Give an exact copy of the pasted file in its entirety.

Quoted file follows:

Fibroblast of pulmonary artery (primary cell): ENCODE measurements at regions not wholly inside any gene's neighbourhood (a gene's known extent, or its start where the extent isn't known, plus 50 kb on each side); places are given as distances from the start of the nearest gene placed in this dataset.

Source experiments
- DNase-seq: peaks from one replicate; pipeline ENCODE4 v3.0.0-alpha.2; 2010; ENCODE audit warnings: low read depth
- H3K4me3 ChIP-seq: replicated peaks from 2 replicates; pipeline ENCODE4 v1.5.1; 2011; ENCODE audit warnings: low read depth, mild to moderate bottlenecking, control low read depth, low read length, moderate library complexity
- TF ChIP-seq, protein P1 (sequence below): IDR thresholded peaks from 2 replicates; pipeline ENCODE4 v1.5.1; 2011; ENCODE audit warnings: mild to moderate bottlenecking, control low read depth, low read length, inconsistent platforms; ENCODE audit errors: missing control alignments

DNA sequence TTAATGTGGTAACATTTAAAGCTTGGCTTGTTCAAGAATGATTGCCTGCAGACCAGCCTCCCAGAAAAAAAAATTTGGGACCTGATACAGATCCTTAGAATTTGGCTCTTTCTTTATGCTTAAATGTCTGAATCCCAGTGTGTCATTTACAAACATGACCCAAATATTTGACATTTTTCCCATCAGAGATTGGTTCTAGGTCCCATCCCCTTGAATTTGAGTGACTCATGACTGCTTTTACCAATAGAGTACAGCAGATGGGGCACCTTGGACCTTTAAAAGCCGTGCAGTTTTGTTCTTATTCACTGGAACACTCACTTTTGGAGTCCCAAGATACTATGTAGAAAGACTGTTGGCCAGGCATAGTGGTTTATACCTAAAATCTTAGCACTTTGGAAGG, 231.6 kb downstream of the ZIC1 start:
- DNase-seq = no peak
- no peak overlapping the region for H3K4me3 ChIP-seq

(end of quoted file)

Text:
Fibroblast of pulmonary artery (primary cell): ENCODE measurements at regions not wholly inside any gene's neighbourhood (a gene's known extent, or its start where the extent isn't known, plus 50 kb on each side); places are given as distances from the start of the nearest gene placed in this dataset.

Source experiments
- DNase-seq: peaks from one replicate; pipeline ENCODE4 v3.0.0-alpha.2; 2010; ENCODE audit warnings: low read depth
- H3K4me3 ChIP-seq: replicated peaks from 2 replicates; pipeline ENCODE4 v1.5.1; 2011; ENCODE audit warnings: low read depth, mild to moderate bottlenecking, control low read depth, low read length, moderate library complexity
- TF ChIP-seq, protein P1 (sequence below): IDR thresholded peaks from 2 replicates; pipeline ENCODE4 v1.5.1; 2011; ENCODE audit warnings: mild to moderate bottlenecking, control low read depth, low read length, inconsistent platforms; ENCODE audit errors: missing control alignments

DNA sequence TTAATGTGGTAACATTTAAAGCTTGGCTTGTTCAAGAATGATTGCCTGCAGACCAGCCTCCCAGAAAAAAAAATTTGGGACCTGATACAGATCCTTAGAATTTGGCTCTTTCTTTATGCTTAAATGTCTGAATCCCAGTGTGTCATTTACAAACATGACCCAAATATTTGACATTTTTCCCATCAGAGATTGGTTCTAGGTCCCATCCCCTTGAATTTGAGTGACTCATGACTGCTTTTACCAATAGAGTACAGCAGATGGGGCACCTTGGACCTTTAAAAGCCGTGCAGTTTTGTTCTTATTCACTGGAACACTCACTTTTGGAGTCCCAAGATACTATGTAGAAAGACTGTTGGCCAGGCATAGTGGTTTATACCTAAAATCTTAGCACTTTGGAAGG, 231.6 kb downstream of the ZIC1 start:
- DNase-seq = no peak
- no peak overlapping the region for H3K4me3 ChIP-seq